When a kid walks into a gym he doesn’t know well and plays with guys he just met, and he doesn’t take any time to get comfortable on the court, it’s a good sign he’s a great competitor. So many players feel the game out especially in a new situation or when there are people watching. They want to look smooth and don’t want to risk looking foolish by getting beat, so they take it slow and keep things at a moderate pace at first. That way if they get beat it looks like they were just getting loose and weren’t giving it their all just yet – a subconscious built-in excuse for failure.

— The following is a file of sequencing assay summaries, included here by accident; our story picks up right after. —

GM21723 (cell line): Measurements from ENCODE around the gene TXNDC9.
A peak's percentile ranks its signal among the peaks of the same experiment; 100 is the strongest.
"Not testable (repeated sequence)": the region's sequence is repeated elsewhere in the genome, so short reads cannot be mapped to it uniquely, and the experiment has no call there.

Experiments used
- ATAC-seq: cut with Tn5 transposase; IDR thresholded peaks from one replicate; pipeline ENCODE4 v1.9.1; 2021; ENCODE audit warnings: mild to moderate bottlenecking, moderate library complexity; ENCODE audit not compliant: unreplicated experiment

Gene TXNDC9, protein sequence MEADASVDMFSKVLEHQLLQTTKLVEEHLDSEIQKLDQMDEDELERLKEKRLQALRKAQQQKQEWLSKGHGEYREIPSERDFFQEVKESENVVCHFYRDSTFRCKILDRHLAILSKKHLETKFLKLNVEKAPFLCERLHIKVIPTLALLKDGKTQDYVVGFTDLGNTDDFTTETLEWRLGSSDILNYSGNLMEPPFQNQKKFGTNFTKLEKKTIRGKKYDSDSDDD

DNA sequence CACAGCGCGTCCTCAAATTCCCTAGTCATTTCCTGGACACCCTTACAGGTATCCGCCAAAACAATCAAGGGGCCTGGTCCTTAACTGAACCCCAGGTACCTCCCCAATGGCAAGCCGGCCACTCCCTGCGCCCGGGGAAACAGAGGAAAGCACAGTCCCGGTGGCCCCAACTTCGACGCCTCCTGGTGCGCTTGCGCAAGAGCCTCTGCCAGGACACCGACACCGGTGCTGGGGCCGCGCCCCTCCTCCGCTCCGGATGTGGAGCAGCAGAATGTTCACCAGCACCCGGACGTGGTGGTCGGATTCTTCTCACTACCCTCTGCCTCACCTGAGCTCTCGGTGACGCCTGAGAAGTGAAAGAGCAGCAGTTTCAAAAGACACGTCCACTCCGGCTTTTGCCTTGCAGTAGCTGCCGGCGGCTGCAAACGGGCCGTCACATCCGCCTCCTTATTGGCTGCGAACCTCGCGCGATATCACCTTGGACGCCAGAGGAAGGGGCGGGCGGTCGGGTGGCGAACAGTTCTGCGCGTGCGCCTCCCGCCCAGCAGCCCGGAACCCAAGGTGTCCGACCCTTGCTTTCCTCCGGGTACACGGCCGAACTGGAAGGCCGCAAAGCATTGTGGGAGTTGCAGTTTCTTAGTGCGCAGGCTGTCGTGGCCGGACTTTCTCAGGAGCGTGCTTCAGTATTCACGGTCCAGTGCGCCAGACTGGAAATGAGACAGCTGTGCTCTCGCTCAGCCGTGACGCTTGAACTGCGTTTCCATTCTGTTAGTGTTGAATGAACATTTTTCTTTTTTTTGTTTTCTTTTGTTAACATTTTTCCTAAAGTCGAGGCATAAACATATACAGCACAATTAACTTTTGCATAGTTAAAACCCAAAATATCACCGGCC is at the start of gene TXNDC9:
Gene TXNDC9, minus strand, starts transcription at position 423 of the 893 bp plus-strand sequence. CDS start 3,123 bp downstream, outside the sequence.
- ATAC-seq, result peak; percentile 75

Give me the kid that goes hard immediately regardless of the circumstances. That’s a kid you win with, someone for whom competing just comes naturally. A big part of being a great competitor is your relationship with losing, and the kids who are worried about how they are going to look if they get beat, those kids still don’t know how to compete. That guy that eases his way into it, that takes it easy at first to get comfortable, he’s more worried about what it’s going to look like if he gets beat than he is with winning.

I want the kid who is unafraid of the result right from the start. The kid who plays his ass off on a new AAU team with guys he doesn’t know, or the kid who works out with a college team on a recruiting visit and competes right away. Put a kid in a different environment and if his natural reaction is to compete his ass off right away, that’s a kid you are going to win with.

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